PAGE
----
Read any book, blog post or magazine article about running form and you’re sure to find a section about hip extension and it’s importance to running.
Hip extension is what allows forward motion to occur and by this reasoning, the more hip extension the better, right? Perhaps.
In respect to running performance, factors involved with hip extension include flexible hip flexor and adductor muscles, as well as transverse (rotational) pelvic rotation. If these things are not flexible enough to allow for proper range of motion – especially flexible hip flexors and adductor muscles – a runner will compensate for this lack of range of motion in another area … the low back.
In a runner with good form, hip extension occurs at the hip joint (greater trochanter) whereas in a runner with poor hip flexor/adductor flexibility, the low back hyperextends so that effectively the hip extension is originating from the low back, not the hip. Back hyperextension is the result of the pelvis tilting forward.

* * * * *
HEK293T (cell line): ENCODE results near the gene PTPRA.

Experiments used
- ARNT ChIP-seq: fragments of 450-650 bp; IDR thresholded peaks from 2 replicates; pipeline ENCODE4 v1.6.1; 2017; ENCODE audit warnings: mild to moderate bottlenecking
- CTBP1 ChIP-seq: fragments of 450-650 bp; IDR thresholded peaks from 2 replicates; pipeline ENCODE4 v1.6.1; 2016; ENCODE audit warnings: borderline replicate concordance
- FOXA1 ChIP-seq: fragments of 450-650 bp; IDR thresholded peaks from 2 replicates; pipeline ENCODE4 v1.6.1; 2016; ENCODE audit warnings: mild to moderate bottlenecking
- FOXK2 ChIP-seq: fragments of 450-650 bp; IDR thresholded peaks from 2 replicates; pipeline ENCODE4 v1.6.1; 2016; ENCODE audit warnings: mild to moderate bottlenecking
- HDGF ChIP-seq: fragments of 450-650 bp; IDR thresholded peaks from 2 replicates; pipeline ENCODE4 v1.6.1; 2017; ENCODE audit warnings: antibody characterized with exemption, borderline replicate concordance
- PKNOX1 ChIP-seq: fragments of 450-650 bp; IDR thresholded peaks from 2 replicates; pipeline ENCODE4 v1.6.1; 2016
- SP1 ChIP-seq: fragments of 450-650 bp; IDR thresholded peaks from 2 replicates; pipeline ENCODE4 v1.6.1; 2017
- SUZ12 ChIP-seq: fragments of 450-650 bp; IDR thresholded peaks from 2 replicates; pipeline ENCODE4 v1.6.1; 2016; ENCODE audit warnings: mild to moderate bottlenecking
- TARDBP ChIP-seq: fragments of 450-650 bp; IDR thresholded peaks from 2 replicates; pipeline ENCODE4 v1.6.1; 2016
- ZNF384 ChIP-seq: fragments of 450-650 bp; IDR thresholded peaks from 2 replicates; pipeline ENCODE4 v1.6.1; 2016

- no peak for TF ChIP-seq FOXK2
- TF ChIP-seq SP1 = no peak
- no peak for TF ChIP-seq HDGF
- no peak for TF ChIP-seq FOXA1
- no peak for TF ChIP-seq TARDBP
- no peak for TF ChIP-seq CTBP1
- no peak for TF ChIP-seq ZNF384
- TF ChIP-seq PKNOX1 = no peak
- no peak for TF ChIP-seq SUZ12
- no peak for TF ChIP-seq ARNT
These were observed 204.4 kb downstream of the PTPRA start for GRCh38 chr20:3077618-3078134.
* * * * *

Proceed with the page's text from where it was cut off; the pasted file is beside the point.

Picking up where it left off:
While some runners can run with a hyperextended back with no issues, most can’t – at least not for extended periods of time.
Focus on stretching your hip flexors and adductors and strengthening your glutes and core. This will allow the pelvis and spine to stay in a neutral position while the hips extend.
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